Kidney Stone disease is a painful and common condition that affects more than 5% of all adults in the US. It is estimated that nearly two million patients visit their doctors or local emergency rooms because of kidney stones every year. Kidney stones have many causes and can affect any part of your urinary tract — from your kidneys to your bladder.
What are Kidney Stones
Kidney stones are made of salts and minerals in the urine that stick together to form small “pebbles.” They can be as small as grains of sand or as large as golf balls. They may stay in your kidneys or travel out of your body through the urinary tract. Your urinary tract is made up of the kidneys, the tubes that connect the kidneys to the bladder (the ureters), the bladder, and the tube that leads from the bladder out of the body (the urethra).
Causes of Kidney Stones
Kidney stones form when a change occurs in the normal balance of water, salts, minerals, and other things found in urine. The most common causes of kidney stones are:
- Not drinking enough water. Try to drink enough water so that your urine is light yellow or clear (about 8 to 10 glasses a day).
- Some people are more likely to get kidney stones because of a medical condition, such as gout.
- Kidney stones may also be an inherited disease. If people in your family have had kidney stones, you may have them, too.
Symptoms of Kidney Stones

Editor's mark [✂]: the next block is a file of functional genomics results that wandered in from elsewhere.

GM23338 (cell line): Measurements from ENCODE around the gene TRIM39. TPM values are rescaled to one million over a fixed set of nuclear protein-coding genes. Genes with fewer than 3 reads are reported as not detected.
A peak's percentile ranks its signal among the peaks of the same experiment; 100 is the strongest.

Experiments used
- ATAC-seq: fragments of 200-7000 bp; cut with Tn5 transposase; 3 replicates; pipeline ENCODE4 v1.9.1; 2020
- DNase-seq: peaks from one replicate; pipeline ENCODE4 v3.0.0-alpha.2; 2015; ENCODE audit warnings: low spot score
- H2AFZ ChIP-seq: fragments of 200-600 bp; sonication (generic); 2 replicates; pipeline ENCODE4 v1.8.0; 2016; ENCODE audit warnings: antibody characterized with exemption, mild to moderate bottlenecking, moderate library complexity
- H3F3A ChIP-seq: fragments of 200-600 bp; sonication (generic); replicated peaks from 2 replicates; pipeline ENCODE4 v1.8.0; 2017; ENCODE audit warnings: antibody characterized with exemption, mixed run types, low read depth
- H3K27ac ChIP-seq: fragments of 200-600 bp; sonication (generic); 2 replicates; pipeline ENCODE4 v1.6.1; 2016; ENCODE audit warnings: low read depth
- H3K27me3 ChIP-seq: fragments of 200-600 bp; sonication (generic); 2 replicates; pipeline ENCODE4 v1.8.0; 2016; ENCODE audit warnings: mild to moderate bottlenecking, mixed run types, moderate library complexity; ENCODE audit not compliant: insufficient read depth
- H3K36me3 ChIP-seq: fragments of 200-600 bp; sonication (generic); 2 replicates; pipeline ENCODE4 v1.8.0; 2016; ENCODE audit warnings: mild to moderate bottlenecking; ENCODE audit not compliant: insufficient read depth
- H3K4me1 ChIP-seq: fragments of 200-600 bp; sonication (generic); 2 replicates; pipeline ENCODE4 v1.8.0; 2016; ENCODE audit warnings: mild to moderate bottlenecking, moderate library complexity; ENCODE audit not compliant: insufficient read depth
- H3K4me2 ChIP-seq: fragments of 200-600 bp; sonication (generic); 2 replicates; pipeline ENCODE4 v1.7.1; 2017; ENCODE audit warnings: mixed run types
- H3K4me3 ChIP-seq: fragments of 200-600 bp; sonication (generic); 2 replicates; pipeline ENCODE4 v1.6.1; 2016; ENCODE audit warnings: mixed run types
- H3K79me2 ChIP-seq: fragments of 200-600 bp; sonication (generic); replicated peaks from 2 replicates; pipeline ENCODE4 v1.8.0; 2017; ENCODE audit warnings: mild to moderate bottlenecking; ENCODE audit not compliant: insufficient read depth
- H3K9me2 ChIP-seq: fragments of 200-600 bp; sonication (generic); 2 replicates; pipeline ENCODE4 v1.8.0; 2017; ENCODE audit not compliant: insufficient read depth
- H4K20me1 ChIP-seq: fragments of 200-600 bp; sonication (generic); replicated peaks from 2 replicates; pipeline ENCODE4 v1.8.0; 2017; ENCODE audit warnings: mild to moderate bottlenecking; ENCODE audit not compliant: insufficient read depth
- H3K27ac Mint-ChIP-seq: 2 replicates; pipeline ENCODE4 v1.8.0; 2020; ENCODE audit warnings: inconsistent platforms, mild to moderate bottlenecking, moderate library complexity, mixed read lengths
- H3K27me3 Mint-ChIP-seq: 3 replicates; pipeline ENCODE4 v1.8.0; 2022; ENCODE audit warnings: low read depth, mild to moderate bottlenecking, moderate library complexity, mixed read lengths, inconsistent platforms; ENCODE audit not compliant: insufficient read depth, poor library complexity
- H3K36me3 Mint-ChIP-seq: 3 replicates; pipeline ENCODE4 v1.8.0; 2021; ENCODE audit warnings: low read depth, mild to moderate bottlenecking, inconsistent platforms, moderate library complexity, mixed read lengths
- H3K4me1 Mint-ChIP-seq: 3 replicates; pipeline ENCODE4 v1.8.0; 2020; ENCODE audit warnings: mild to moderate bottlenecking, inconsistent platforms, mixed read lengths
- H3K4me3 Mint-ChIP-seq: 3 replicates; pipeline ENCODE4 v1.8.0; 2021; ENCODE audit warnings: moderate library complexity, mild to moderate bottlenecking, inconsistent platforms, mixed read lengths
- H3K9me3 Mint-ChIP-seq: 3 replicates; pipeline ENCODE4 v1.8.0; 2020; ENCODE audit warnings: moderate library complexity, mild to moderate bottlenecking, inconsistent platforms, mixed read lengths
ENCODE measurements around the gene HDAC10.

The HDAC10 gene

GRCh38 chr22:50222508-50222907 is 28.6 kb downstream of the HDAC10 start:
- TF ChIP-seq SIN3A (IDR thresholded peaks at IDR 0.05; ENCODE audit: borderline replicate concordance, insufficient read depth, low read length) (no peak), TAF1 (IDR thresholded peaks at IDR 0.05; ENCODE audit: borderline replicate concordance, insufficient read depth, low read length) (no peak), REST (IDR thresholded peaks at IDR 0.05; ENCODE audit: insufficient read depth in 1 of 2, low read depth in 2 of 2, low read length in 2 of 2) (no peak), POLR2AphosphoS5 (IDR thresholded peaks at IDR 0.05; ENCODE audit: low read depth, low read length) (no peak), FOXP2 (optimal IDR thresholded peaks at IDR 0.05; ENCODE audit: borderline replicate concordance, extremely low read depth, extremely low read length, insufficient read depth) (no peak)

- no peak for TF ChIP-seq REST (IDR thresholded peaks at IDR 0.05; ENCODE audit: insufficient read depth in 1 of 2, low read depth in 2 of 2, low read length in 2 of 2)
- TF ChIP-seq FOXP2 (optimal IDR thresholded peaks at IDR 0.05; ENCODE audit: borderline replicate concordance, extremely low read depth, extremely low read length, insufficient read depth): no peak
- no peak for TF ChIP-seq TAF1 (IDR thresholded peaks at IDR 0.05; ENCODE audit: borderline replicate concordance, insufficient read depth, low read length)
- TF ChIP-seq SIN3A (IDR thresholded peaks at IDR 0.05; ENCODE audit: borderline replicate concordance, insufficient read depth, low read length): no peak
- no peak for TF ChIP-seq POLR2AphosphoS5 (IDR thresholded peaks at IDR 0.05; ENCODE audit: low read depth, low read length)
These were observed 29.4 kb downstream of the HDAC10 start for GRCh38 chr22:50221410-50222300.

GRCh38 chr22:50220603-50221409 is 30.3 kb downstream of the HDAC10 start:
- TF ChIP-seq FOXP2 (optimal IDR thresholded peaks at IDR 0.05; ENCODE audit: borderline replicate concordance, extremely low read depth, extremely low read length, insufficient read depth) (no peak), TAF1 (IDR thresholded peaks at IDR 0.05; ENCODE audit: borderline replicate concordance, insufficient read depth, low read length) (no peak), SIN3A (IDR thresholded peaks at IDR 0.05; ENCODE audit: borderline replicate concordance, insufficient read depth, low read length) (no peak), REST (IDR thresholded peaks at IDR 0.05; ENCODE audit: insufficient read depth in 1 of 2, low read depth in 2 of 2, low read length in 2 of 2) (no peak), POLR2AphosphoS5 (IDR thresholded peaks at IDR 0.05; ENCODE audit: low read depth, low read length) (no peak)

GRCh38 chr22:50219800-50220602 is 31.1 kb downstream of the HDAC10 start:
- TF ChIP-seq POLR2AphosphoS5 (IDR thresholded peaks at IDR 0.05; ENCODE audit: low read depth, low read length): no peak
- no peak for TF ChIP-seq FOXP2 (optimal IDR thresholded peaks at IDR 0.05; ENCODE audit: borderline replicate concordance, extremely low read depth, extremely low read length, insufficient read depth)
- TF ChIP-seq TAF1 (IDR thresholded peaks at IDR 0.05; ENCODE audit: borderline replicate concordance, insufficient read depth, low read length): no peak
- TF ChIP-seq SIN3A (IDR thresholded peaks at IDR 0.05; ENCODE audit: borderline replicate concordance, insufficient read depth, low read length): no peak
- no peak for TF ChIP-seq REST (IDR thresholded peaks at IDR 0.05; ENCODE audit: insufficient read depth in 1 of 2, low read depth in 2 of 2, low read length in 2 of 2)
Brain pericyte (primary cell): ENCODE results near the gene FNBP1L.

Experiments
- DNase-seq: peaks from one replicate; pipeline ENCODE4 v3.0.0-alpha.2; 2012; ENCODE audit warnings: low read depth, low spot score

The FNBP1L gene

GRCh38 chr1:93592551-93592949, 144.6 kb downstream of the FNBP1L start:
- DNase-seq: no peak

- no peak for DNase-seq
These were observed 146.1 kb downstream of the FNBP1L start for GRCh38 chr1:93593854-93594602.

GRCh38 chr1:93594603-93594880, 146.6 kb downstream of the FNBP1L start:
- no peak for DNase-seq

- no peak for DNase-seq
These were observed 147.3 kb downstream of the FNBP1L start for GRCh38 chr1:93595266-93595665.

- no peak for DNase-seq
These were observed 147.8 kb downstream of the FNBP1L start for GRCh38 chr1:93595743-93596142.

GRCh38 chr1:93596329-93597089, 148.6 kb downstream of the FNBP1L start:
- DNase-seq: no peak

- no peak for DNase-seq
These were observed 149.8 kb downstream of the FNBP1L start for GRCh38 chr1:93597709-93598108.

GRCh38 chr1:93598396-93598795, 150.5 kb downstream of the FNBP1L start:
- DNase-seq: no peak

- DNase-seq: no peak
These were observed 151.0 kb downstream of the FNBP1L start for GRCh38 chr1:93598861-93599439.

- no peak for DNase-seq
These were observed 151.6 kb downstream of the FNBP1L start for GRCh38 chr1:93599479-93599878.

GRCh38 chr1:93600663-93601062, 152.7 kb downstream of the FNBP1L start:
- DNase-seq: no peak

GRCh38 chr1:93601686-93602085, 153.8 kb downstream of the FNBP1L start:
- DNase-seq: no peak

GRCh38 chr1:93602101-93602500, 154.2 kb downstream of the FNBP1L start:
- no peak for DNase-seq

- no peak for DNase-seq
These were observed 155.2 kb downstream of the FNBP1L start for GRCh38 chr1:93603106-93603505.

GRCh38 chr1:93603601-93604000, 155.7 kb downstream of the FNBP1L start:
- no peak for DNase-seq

Kidney stones often do not cause pain while they are in the kidneys. But they can cause sudden, severe pain as they travel from the kidneys to the bladder. Some common symptoms of kidney stones are:
- Pain in your back, side, abdomen, or groin
- Pink or red colored urine
- Nausea or vomiting
Call your provider right away if you think you have kidney stones.
Diagnosing Kidney Stones
Sometimes, you will only find out that you have kidney stones once you experience severe pain. Your provider will ask you questions about your pain and lifestyle. During an examination, your provider may order imaging tests such as a CT scan or an ultrasound to look at your kidneys and urinary tract.
You may need additional tests if you have multiple stones or have a family history of stones. To find out the cause of your kidney stones, your provider may order blood tests and ask you to collect your urine for 24 hours. This can help your provider determine potential causes of your stone formation and specific recommendations to prevent future stones.
Treating Kidney Stones
For most stones, your provider will suggest that you take care of yourself at home. You may need to take pain medicine and/or a medication to help with stone passage, and you will need to drink enough water and other fluids to help pass the stone.
If a stone is too large to pass on its own, or if it gets stuck in the urinary tract, you may need further intervention.
The most common treatment is extracorporeal shock wave lithotripsy (ESWL). ESWL uses shock waves to break a kidney stone into small pieces. The smaller fragments can pass out of your body in your urine. Other times, you may need to undergo endoscopic stone extraction using a ureteroscope and possible laser done in the operating room.
Preventing Kidney Stones
After you have had kidney stones, you are more likely to have them again. Some common ways to prevent kidney stones are:
- Drink 8-10 glasses of water a day
- Eat less of certain foods as advised by your provider
- Your provider may also prescribe medication to help prevent stone formation
Kidney stones can be excruciatingly painful. Waiting for it to pass isn’t always the best idea. See our board-certified providers at Urology Care for a thorough examination and a personalized treatment plan.
To determine what treatment is best for you, please contact us at 520.298.7200 to schedule your appointment.